VIDEO: Teens gather en masse across Canada to demand drastic climate action

Greta Thunberg says if adults are mocking kids, they must feel threatened

Climate change activists and students gather for a protest and “die-in” on the steps of the Calgary Municipal Building in Calgary on Friday, Sept. 20, 2019. THE CANADIAN PRESS/Dave Chidley

Greta Thunberg, the 16-year-old Swedish activist whose global crusade sent tens of thousands of Canadians into the streets Friday to join others around the world in demanding action on climate change, says the nasty backlash she has faced from some leaders is proof positive her message is getting across.

Thunberg has been mocked and ridiculed by some of the world’s most powerful people, including U.S. President Donald Trump, who dismiss her calls to climate action as the musings of a silly schoolgirl. In Canada, People’s Party Leader Maxime Bernier called her a mentally ill pawn of adults.

But if adults are mocking children, they must be feeling the heat, Thunberg said during a news conference in Montreal where she continued to be the focal point of a massive, international day of action.

“I don’t understand why grown-ups would choose to mock children and teenagers for just communicating and acting on the science when they could do something good instead,” she said.

“But I guess they must feel like their worldview or their interests or whatever it is, is threatened by us. We should take as a compliment that we are having so much impact that people want to silence us.”

This entire week has become known as the “Week for Future,” starting with an emergency climate session at the United Nations on Monday where Thunberg lashed out at world leaders for not taking the crisis seriously enough.

Thunberg began weekly sit-ins outside the Swedish legislature last year, which over the course of a few months grew into a global phenomenon. One week ago, millions of people around the world marched in protest against governments not taking drastic climate action. Another day of global protest took place Friday, including in more than 85 cities and towns in Canada.

From St. John’s to Vancouver, and as far north as Inuvik in the Northwest Territories, tens of thousands of Canadians came out in force. They came in strollers and on skateboards, on bikes and in army boots, wearing knee braces and leaning on crutches and canes. From babies to baby boomers, grandkids to grandparents, they filled parks and the lawns of legislatures and Parliament, toting papier-mache Earths and trees, some with full potted plants on their backs.

Their message was clear: Bolder action is urgently needed to save the planet from the crisis of climate change.

READ MORE: MEC and LUSH stores to close on Friday for global climate strikes

Many of those who came out called Thunberg their inspiration.

“I think she has revolutionized how we look at activism,” said Pascal Morimanno, a 17-year-old marching in Fredericton. “She is one person but there are millions of youth out here now because of her. She is the face of new activism.”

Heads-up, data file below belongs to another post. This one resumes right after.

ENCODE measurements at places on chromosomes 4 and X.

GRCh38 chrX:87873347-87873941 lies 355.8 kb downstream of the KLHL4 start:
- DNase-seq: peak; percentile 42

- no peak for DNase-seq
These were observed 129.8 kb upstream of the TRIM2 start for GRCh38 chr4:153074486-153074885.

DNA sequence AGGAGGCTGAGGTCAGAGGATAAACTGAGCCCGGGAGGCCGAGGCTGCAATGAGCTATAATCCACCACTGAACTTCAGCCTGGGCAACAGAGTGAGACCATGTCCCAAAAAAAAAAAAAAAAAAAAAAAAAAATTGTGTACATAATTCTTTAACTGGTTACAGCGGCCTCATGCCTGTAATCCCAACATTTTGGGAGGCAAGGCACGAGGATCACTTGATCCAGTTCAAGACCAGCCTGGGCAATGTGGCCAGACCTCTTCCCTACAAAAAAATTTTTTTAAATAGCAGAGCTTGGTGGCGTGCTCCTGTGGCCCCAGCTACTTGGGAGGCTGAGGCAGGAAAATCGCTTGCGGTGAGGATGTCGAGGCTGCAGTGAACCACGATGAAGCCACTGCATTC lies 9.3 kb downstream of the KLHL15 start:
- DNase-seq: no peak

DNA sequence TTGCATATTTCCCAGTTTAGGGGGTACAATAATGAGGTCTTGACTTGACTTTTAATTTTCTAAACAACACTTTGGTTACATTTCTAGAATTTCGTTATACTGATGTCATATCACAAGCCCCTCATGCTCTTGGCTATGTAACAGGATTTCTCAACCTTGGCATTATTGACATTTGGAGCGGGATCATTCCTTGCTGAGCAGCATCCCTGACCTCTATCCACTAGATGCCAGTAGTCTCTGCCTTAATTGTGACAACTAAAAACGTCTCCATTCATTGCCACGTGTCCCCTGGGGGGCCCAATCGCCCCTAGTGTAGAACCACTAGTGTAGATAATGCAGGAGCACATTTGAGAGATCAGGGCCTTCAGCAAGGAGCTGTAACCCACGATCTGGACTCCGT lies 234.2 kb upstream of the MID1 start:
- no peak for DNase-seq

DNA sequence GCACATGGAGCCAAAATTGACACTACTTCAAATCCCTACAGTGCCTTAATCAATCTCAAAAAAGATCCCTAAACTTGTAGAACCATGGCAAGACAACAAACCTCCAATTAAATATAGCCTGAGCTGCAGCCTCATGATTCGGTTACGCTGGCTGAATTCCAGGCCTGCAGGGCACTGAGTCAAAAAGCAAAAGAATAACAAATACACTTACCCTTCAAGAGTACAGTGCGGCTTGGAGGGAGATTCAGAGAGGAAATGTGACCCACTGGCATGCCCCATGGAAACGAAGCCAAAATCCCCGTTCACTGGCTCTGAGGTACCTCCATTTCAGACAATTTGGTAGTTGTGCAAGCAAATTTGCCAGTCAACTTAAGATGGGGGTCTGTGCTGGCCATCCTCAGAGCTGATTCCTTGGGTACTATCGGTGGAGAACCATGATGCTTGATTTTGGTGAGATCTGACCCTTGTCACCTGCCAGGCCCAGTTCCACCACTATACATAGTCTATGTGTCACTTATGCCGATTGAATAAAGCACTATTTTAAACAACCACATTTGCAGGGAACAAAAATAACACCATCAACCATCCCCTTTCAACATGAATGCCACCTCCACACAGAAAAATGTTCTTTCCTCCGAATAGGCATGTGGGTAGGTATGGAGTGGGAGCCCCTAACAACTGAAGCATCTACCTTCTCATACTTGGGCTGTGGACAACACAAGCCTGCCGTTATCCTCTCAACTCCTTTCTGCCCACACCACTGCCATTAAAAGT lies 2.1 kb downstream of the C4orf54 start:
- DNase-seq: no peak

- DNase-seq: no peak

The grassroots groups behind the Canadian marches have some specific demands, including refusing any new oil and gas projects and cutting emissions to be just one-quarter of what they were in 2005 by 2030.

RELATED: Threats, abuse move from online to real world, McKenna now requires security

KEEP READING: Canadian Indigenous teen returns to UN to call for water protection

The Canadian Press

Like us on Facebook and follow us on Twitter

Just Posted

Christmas Seals campaign helps British Columbians breathe easier

One in five Canadians have lung disease such as COPD or asthma

Hope and Area Transition Society planning vaping info sessions

Family-focused events to be held throughout January

Hope’s illicit drug death rate rivals Vancouver

Small Fraser Valley district listed among top five per capita in B.C.

Westbound Highway 1 crash in Langley

Accident occurred just west of 264th Street shortly before 6 a.m.

No defence witnesses in trial of man charged in killing of Abbotsford student

‘Change of instructions’ results in defence closing case without calling evidence

VIDEO: Merriam-Webster declares ‘they’ its 2019 word of the year

Declared word of year based on a 313-per-cent increase in look-ups on the company’s search site

Police say they’ve identified suspects in Bradley Kline homicide in Surrey

Kline, 26, was found dead at 7055 144A St. on Dec. 7, 2018

Truck with body inside found at bottom of lake near Kootenay ferry

Investigators believe no foul play is expected but are unsure how the vehicle ended up in the Arrow Lakes

Bizarre ‘hole punch cloud’ forms over Fraser Valley

Several people posted images of the odd formation, which is scientifically known as a cavum

VIDEO: Calgary man narrowly escapes from avalanche while running at Lake Louise

Bryon Howard caught the entire wild experience on camera

PHOTOS: Competitive Christmas light display takes sarcastic turn in Princeton

Heather King of Princeton took a creative and stress-free approach to her holiday display this year

RCMP asks Kootenay cannabis shop to remove image of famous Mountie from storefront

Owner happy to comply with RCMP, but wants more information first

BC Ferries adds 170 extra sailings for the holidays

6 a.m. and 10 p.m. sailings added for busy season

Most Read